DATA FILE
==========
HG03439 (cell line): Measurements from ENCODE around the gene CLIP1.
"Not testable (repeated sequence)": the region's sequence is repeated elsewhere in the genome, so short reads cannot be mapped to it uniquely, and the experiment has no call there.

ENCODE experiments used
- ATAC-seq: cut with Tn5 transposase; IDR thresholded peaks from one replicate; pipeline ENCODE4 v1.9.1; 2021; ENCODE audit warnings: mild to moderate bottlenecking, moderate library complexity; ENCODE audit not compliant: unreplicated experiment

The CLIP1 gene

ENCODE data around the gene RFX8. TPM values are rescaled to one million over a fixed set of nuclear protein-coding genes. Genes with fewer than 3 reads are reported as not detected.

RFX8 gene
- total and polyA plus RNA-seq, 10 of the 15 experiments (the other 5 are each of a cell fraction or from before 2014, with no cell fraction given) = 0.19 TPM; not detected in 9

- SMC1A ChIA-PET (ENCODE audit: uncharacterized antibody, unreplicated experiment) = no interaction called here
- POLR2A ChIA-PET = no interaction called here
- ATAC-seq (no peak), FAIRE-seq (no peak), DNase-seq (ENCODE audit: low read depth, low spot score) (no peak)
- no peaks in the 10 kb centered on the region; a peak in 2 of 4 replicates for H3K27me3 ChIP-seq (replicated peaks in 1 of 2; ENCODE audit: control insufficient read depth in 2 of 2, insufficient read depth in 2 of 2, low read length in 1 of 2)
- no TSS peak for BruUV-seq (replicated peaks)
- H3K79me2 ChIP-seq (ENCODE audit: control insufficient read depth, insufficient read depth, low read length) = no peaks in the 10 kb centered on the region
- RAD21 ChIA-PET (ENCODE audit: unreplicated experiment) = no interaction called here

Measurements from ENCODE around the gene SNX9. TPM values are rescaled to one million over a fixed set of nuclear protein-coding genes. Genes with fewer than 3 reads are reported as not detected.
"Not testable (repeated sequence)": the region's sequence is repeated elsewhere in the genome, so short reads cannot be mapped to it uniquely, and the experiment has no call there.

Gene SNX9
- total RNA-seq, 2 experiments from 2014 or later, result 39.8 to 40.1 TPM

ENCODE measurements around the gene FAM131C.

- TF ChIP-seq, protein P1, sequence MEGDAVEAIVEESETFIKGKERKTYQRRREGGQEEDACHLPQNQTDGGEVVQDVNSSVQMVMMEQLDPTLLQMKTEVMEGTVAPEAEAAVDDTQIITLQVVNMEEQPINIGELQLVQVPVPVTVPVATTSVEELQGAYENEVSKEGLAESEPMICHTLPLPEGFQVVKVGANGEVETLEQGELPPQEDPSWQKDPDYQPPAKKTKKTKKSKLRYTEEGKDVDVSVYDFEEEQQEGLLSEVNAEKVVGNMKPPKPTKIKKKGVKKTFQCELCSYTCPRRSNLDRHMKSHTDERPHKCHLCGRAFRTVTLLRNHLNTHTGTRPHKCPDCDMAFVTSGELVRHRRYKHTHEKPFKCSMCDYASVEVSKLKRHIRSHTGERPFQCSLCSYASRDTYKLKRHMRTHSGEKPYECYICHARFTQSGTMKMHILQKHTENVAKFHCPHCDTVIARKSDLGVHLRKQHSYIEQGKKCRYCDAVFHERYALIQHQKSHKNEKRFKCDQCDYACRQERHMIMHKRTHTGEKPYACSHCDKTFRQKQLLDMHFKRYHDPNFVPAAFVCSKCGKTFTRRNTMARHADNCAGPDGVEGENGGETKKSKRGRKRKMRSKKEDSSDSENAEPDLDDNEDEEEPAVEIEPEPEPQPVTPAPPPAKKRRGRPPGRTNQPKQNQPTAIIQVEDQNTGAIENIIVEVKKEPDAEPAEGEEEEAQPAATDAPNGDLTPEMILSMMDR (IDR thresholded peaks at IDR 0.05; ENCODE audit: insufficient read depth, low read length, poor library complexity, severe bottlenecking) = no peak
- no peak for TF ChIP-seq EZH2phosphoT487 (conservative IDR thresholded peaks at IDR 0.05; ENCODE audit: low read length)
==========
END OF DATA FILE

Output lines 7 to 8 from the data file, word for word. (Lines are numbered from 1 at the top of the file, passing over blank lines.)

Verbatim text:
RFX8 gene
- total and polyA plus RNA-seq, 10 of the 15 experiments (the other 5 are each of a cell fraction or from before 2014, with no cell fraction given) = 0.19 TPM; not detected in 9